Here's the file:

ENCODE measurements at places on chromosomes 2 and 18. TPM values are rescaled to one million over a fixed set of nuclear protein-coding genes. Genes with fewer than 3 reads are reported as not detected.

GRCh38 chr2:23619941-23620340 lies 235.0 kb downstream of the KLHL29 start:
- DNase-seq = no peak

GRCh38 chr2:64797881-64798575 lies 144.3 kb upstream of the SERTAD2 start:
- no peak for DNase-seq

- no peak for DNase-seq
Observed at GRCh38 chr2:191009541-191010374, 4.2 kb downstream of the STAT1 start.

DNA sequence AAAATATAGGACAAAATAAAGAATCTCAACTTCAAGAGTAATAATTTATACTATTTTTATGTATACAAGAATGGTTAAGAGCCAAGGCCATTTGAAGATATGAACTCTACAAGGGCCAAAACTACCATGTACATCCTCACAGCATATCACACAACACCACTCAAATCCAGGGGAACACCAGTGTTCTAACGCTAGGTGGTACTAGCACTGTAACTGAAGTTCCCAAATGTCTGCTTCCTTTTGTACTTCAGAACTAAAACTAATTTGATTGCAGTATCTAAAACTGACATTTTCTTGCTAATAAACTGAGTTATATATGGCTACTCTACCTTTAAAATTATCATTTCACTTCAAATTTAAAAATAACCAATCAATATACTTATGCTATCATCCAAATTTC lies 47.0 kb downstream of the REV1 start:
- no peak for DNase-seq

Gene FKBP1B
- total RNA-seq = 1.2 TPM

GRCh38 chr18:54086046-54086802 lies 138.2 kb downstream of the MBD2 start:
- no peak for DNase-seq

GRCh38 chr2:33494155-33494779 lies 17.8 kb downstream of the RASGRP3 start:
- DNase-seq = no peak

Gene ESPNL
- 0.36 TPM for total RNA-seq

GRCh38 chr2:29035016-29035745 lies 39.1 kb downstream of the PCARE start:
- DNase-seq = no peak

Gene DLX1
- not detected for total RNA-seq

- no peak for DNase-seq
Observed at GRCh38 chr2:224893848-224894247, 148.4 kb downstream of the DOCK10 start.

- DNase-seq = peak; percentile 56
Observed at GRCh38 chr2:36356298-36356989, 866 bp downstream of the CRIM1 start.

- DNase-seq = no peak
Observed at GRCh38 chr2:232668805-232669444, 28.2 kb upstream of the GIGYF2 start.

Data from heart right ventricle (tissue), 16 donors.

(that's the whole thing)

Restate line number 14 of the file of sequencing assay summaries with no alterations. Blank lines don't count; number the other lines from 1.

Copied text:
GRCh38 chr2:33494155-33494779 lies 17.8 kb downstream of the RASGRP3 start: